Painting the ceiling of the first-floor dome, catching up on exterior maintenance and planting bushes are the Atascadero City Council’s top three choices to add to the historic City Administration Building’s restoration list as mandatory projects come under budget.
The city hall extras discussed at Tuesday’s council meeting are among possible projects that crews can take on while they are already fixing the four-story 1917 building damaged in the 2003 San Simeon earthquake.
The extras would contribute to the building’s historical character and are not mandatory repairs to reoccupy it, according to the city.
One example of that is staining interior wood detailing as originally done instead of painting it.
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The wish list items would only be paid with city money, because the Federal Emergency Management Agency doesn’t pay for anything not quake related.
Among those not set as priority are adding a disabled-access ramp to the north end for an estimated $59,000, hanging pendant lights for an estimated $30,000, and replacing fluorescent lights with historic fixtures throughout for an estimated $54,500.
FEMA has agreed to a list of quake-caused repairs expected to cost about $28 million.
The city will pay an additional $12.9 million for work outside FEMA’s pledge, such as code upgrades to systems such as the fire sprinklers to get staff back in the building.
In summer 2010, the city took out an $18 million bond to pay for its share and also for unrelated Redevelopment Agency projects.
Cleaning a decorative eagle on the building’s exterior is another example of the extras. Through years of putting off maintenance on the building, moss has grown over the carving.
“So, yes, it makes sense to clean it now while the scaffolding is already up and the crews are working beside it,” said Rachelle Rickard, the city’s administrative services director.
The city has saved about $2 million so far from bids coming in under budget. Staff will still work to keep a surplus for the unexpected throughout the life of project.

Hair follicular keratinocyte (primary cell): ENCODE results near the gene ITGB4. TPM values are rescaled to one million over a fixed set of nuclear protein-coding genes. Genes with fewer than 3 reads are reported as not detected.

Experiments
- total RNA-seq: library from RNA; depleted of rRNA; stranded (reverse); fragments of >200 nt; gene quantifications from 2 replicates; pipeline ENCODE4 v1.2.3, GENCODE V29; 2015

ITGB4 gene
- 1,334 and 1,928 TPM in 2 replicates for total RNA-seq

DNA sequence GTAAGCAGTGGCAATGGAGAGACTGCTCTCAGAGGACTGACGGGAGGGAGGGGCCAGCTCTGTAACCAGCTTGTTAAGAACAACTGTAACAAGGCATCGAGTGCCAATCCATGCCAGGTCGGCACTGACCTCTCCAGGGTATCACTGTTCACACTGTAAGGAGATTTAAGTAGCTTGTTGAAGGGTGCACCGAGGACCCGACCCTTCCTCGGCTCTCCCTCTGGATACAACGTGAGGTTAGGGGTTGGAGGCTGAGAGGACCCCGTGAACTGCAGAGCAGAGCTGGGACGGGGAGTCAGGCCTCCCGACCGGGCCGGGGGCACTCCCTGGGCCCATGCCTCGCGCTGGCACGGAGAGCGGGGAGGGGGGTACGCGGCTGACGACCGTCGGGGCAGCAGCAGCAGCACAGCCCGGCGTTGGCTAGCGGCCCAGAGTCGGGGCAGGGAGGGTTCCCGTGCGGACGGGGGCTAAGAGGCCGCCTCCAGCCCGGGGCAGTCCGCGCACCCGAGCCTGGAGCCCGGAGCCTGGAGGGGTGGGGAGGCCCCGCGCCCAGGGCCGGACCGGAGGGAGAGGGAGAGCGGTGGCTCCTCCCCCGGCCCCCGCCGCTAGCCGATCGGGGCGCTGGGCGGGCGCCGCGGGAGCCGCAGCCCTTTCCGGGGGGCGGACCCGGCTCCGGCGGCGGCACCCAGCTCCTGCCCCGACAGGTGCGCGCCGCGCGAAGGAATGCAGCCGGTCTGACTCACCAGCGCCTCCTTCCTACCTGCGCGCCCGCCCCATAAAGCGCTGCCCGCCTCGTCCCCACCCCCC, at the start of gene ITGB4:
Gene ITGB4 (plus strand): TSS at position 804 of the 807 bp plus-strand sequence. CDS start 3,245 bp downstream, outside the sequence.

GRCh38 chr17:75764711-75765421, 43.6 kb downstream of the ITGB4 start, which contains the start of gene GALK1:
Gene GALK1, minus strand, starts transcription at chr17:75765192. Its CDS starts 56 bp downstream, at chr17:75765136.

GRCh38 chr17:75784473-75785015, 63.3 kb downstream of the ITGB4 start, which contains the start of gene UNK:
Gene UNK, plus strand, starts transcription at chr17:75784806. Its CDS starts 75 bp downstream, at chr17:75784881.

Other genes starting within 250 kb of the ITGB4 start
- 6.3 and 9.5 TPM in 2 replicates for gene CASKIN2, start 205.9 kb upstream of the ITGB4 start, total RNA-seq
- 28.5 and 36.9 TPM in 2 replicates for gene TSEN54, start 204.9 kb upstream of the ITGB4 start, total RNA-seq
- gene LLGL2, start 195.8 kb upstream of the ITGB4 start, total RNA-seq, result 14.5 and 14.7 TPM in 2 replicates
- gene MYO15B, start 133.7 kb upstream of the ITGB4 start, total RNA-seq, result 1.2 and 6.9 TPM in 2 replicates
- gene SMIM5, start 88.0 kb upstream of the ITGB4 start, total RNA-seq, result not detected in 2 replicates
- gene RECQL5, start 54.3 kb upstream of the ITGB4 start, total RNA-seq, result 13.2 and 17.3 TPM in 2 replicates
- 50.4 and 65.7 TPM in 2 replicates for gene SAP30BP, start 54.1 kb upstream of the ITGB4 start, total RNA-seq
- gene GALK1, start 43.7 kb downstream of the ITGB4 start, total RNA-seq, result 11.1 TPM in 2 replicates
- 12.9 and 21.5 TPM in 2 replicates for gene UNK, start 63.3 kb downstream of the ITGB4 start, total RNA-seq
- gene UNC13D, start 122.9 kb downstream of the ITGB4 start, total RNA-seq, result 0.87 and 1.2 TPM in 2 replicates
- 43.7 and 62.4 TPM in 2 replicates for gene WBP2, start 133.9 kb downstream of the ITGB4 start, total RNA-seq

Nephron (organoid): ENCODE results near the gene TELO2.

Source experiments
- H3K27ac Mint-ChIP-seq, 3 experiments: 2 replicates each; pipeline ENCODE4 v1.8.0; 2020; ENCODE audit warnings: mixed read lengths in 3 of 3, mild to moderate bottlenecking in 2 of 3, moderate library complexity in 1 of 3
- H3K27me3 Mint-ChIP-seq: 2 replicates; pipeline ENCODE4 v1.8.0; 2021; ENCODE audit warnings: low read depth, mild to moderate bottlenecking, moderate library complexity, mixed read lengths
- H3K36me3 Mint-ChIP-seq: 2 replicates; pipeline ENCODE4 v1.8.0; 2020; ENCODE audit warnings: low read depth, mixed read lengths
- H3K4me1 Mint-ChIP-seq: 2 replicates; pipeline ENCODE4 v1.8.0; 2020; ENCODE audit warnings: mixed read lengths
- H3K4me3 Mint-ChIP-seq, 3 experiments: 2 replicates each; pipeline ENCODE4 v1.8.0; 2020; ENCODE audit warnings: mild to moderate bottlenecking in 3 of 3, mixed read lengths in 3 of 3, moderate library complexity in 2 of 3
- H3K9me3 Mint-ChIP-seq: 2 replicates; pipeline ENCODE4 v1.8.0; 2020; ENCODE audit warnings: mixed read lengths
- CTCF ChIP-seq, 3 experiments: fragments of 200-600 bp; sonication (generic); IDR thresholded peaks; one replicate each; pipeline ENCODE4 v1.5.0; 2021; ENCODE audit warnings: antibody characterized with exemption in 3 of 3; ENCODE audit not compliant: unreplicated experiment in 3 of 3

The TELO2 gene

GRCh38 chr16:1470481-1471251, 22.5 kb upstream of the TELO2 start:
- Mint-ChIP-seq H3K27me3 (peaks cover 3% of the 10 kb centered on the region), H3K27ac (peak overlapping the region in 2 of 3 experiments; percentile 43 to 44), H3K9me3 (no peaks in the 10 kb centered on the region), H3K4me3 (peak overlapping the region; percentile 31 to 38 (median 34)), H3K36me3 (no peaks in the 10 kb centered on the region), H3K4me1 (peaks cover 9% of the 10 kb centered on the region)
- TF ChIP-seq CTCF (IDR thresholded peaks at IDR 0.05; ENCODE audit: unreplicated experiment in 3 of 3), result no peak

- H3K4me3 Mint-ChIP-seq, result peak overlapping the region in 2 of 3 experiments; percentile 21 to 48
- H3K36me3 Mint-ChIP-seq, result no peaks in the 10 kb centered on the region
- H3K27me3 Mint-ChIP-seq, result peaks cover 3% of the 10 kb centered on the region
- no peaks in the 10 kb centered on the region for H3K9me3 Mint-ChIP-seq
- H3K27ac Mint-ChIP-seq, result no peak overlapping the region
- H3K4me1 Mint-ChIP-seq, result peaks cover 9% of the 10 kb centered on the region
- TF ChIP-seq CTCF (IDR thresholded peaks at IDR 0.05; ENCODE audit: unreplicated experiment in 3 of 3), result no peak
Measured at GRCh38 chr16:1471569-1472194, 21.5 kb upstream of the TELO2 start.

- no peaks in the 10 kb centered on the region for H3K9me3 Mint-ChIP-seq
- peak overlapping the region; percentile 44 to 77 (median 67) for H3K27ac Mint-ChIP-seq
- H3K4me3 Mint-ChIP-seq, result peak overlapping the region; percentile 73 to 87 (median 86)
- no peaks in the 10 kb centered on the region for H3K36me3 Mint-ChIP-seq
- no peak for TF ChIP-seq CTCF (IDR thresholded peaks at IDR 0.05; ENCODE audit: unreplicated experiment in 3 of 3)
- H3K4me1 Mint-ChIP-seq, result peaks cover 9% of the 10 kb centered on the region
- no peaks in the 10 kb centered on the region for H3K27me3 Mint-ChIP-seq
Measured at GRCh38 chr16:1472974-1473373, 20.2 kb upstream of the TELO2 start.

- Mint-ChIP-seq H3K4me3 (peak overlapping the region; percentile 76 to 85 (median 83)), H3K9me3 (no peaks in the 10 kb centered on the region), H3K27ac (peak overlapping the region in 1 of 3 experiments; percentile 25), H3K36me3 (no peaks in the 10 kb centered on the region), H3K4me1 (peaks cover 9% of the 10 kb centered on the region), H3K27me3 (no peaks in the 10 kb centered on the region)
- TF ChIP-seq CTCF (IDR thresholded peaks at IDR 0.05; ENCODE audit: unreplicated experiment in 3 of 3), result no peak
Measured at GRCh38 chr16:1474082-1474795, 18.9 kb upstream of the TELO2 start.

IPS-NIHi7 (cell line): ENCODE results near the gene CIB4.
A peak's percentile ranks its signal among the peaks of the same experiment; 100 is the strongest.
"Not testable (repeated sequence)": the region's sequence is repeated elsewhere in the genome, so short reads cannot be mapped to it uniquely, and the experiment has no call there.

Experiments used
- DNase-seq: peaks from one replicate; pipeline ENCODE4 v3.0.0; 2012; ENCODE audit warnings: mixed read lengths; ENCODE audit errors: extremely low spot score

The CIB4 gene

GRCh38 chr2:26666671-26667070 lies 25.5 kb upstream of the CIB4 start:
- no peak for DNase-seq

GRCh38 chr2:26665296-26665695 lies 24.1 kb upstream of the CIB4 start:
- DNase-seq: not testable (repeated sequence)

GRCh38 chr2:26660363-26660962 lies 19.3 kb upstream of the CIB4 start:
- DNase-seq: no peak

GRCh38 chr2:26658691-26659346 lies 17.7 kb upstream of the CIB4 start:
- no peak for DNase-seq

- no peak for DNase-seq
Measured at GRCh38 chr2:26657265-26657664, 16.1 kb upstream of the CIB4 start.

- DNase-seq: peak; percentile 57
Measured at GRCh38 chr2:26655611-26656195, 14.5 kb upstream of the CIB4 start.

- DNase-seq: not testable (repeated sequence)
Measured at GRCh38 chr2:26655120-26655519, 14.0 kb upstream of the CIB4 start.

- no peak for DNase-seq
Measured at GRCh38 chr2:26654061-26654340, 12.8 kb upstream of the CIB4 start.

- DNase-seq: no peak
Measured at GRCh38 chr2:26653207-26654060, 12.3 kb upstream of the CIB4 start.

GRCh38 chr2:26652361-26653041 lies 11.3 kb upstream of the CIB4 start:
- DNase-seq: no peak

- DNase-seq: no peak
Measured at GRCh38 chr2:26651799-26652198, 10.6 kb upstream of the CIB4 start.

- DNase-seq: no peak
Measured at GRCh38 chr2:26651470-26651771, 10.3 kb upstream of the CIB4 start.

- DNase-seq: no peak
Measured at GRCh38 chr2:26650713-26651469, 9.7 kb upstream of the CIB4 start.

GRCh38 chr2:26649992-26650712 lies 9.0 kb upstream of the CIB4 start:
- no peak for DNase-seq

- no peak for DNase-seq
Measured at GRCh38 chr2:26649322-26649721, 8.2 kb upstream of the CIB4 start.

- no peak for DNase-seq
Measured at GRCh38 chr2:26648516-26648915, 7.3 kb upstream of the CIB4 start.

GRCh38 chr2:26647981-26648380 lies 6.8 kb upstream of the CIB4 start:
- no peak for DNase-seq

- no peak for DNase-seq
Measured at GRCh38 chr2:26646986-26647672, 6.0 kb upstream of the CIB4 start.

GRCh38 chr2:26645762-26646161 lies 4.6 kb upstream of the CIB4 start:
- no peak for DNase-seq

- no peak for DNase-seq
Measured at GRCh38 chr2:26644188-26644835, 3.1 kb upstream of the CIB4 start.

The council selected its top three picks among 14 extras presented to them.
But the council’s selections aren’t the final say.
“It’s more of a ‘Hey, if we can do these, let’s find a way to do (them),’ ” Rickard said of the options the council set as its priority.
The city will ultimately bid projects that are most cost effective.
So far, the city has bid four of the 15 required projects to restore the building.
That includes work done on the basement floor, basement walls and a tree removal.
The fourth is the penthouse project — removing four rooms from the upper dome — slated to begin Wednesday.
The City Council’s top three extras
Decorative ceiling paint — estimated at $168,000. The ornate plaster ceiling in the lower rotunda is an original feature of the building. A decorative paint scheme would highlight its intricate features and enhance the overall character of the space. Historians guess that the ceiling was meant to be painted one day but costs from World War I delayed it.
Exterior work — estimated at $194,500. Crews would catch up on maintenance work that’s been put off over the years such as fixing cracks, rebuilding broken window sills, cleaning, etc.
New landscaping — estimated at $256,600. FEMA only pays for new grass seed. Additional landscaping would include low bushes and flowering plants, plus restoration of the fountains in the Sunken Gardens park. Council would also like to:
Re-open the second-floor overlooks covered up over the years — estimated at $37,400. The building originally had overlooks from the second floor overlooking the first floor. The overlooks allowed additional natural daylight into the lower rotunda.
Decorate the lower rotunda’s lower curved walls — estimated at $67,200 for fabric or $78,400 for plaster.
Stain the wood instead of paint it — estimated at $36,800. This would upgrade the wood on the upper mezzanine floor, railings and door sidelights that are currently stained. FEMA would pay to paint those. The stain finish would match the historic appearance.
Source: City of Atascadero